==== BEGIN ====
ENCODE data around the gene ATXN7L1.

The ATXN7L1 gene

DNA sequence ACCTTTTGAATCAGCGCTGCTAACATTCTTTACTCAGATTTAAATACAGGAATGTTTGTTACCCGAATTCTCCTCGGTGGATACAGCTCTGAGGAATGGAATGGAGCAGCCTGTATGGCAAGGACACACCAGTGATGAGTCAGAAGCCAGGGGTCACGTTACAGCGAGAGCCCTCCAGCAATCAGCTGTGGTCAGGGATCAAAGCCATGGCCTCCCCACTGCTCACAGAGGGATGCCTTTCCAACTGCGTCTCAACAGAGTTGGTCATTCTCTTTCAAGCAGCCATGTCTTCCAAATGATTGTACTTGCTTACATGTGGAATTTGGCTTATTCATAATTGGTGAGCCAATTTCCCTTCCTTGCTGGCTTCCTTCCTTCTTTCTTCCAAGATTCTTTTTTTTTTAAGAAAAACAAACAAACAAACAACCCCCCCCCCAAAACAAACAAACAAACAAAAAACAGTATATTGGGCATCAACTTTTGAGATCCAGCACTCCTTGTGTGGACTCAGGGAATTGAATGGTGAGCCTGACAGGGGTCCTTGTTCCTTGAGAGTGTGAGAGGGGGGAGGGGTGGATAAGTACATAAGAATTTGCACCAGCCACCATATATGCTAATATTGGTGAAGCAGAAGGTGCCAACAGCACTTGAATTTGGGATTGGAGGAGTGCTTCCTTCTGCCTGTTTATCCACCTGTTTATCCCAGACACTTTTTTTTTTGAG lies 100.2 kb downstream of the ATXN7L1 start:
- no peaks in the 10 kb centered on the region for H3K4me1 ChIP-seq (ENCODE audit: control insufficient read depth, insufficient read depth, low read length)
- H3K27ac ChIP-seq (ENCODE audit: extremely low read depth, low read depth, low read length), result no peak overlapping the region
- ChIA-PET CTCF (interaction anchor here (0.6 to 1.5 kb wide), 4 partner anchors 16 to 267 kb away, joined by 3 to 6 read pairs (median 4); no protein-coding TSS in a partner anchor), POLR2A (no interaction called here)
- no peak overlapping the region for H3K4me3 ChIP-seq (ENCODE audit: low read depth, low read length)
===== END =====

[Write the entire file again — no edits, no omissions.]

ENCODE data around the gene ATXN7L1.

The ATXN7L1 gene

DNA sequence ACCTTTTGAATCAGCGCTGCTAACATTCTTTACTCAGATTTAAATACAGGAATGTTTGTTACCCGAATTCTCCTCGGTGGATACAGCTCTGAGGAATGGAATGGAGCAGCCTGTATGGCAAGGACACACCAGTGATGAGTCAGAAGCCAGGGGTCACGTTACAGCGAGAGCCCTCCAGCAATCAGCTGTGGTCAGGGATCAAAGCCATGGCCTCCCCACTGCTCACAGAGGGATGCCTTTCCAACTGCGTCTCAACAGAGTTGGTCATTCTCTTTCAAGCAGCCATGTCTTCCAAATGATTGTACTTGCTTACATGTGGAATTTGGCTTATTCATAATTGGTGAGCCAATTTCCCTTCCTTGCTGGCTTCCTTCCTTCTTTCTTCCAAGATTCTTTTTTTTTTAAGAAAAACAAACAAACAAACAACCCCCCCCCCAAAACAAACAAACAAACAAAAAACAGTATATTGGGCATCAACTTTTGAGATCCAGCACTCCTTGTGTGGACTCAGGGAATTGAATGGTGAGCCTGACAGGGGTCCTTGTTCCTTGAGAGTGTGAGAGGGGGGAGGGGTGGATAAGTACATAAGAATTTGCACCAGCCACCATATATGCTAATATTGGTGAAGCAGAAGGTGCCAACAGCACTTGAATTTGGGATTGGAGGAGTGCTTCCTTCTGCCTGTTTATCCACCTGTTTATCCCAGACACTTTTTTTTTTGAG lies 100.2 kb downstream of the ATXN7L1 start:
- no peaks in the 10 kb centered on the region for H3K4me1 ChIP-seq (ENCODE audit: control insufficient read depth, insufficient read depth, low read length)
- H3K27ac ChIP-seq (ENCODE audit: extremely low read depth, low read depth, low read length), result no peak overlapping the region
- ChIA-PET CTCF (interaction anchor here (0.6 to 1.5 kb wide), 4 partner anchors 16 to 267 kb away, joined by 3 to 6 read pairs (median 4); no protein-coding TSS in a partner anchor), POLR2A (no interaction called here)
- no peak overlapping the region for H3K4me3 ChIP-seq (ENCODE audit: low read depth, low read length)